Des années ont passé. Nadine est devenue mère. La propre mère de Nadine continuait à faire du bénévolat pour Sivananda de temps en temps. A la demande de Reddy, elle se rendit dans l’un des ashrams en Inde pour aider à la formation. Mais à son retour, Nadine ne pouvait plus garder le silence.
“Prahlad avait brisé notre confiance”, a déclaré la mère de Nadine dans une interview, se rappelant ses sentiments lorsque Nadine lui a raconté l’histoire pour la première fois. “Je ne pouvais pas croire qu’il avait continué à abuser de ma fille chaque été.” Elle a pris grand soin de ne pas faire honte à Nadine. “Je lui ai toujours dit qu’elle n’était pas responsable de ce qui s’est passé”, a-t-elle déclaré. “Je me suis sentie très mal. Pour elle et pour nous.”
Dans une interview, le père de Nadine m’a dit qu’après avoir entendu son histoire, il a conduit de Montréal à Val Morin pour s’adresser aux dirigeants. J’ai réalisé qu’il était malade”, a-t-il dit, se souvenant de sa confrontation avec Reddy, “parce qu’il avait dit “Oui, c’est arrivé il y a longtemps”. Nous étions tous les deux jeunes”.
Nadine se souvient avoir reçu une lettre d’excuses manuscrite de Reddy. Quand la lettre est arrivée, toute la famille l’a lue. Nadine se souvient que Reddy a suggéré que les abus “étaient réciproques, comme si nous étions jeunes et que nous avions fait des choses stupides que nous regrettons”. Je me souviens que cela m’a bouleversée et que j’ai eu l’impression d’en être complice et que c’était quelque chose dont il fallait avoir honte”. Dégoûtée, elle a jeté la lettre.
Lors du même voyage au cours duquel il a affronté Reddy, le père de Nadine dit avoir également parlé avec Maurizio Finocchi, connu à l’époque au sein de l’organisation sous le nom de Swami Mahadevananda. Finocchi était le supérieur de Reddy et était largement reconnu comme l’héritier spirituel de Nair. Il avait un siège au conseil d’administration à l’époque. Le père de Nadine se souvient que Finocchi écoutait avec gentillesse et inquiétude, et qu’il avait indiqué que l’organisation allait se pencher sur la question. Il a quitté Finocchi avec l’espoir que quelque chose serait fait, mais il n’y a pas eu de suivi.
Un récent post sur Facebook de l’ancien assistant de Finocchi suggère que si Finocchi a négligé de tenir Reddy pour responsable, Reddy a plus tard retourné la faveur. Le 14 février, Wendy Freeman a posté qu’en 2006, Finocchi s’était exposé à elle alors qu’elle lui servait le petit déjeuner dans ses quartiers à Val Morin. “Quand je me suis approchée de son lit avec le plateau de nourriture, il m’a tenu le bras et a retourné le drap”, a-t-elle écrit dans le post. “Il était nu jusqu’à la taille, se masturbant. Il a éjaculé sur mon bras.” Lorsqu’elle a rapporté l’incident à Reddy, elle a dit qu’il “m’a demandé de me taire, m’informant que le conseil d’administration de l’ISYVC était au courant d’un “problème” en cours avec Finocchi, qu’ils “traitaient” apparemment d’une certaine manière”.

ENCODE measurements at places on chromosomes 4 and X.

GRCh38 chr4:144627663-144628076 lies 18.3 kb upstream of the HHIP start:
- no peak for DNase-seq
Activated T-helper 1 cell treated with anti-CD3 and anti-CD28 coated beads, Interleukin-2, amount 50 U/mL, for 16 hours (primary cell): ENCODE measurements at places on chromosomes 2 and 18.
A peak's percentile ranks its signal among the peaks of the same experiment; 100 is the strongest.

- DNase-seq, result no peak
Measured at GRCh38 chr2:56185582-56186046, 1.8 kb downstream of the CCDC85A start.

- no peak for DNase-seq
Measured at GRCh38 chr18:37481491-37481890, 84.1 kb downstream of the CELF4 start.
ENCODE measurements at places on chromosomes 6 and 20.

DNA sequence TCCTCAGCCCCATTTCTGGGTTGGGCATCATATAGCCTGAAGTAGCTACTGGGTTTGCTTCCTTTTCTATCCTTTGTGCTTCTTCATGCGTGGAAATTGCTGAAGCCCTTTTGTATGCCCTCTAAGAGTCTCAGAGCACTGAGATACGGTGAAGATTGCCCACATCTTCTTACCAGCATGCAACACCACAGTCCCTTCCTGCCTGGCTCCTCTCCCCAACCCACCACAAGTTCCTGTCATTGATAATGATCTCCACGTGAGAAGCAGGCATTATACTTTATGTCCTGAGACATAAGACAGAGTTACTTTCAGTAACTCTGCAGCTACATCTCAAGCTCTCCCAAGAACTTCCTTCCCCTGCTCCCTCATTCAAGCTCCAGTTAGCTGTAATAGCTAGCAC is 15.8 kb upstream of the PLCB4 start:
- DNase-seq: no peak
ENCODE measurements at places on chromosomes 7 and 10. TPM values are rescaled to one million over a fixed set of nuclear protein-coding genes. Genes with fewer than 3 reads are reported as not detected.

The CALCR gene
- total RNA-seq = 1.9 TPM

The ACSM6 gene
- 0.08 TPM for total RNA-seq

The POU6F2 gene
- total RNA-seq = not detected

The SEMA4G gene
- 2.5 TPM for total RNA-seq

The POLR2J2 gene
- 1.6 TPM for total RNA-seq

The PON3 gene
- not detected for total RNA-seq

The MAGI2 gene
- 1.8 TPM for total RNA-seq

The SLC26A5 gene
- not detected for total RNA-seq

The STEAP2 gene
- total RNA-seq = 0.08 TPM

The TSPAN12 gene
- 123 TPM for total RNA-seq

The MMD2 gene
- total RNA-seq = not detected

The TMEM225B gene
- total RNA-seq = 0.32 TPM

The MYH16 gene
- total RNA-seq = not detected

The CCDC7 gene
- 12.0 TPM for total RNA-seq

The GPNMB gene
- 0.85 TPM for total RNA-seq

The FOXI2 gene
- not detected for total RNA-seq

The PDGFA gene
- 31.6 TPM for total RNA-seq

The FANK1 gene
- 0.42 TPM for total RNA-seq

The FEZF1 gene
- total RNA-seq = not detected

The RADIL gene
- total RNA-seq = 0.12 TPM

J’ai interviewé Freeman, qui était connue sous le nom de “Veena” lorsqu’elle était dans l’organisation. “J’ai failli vomir”, a-t-elle dit en se souvenant de l’agression. “Je me suis éloignée, j’ai posé le plateau sur le lit, je suis allée dans sa salle de bain. Je n’oublierai jamais : il est entré dans la salle de bain pour se nettoyer, et nous nous sommes tenus côte à côte devant le lavabo, en nous regardant dans le miroir. C’est l’un des points bas de ma vie”.
Par courriel, le porte-parole de Sivananda, Jonathan Goldbloom, a fait la lumière sur la façon dont les membres du conseil d’administration ont traité avec Finocchi et sur le temps que cela a pris. “Lanny Alexander a été nommée par l’EBM en mai 2013”, a écrit Goldbloom, “pour examiner les allégations concernant Swami Mahadevananda, alors membre du conseil d’administration. Suite à la réception du rapport de Lanny, Swami Mahadevananda a démissionné de l’organisation en juin 2013”. Alexander a été identifiée dans mon précédent article sur GEN comme une avocat new-yorkaise et une étudiante de Sivananda qui a fait du travail juridique pour l’organisation. Elle n’a pas répondu à une demande de commentaires sur cette histoire.
Dans l’édition de l’été 2013 de Yoga Life, le magazine interne de l’organisation, une notice des rédacteurs indique que Finocchi prend sa retraite “afin de passer à une vie contemplative en isolement en Inde”. L’avis disait que le conseil d’administration le remerciait pour son “service dévoué et inspirant”.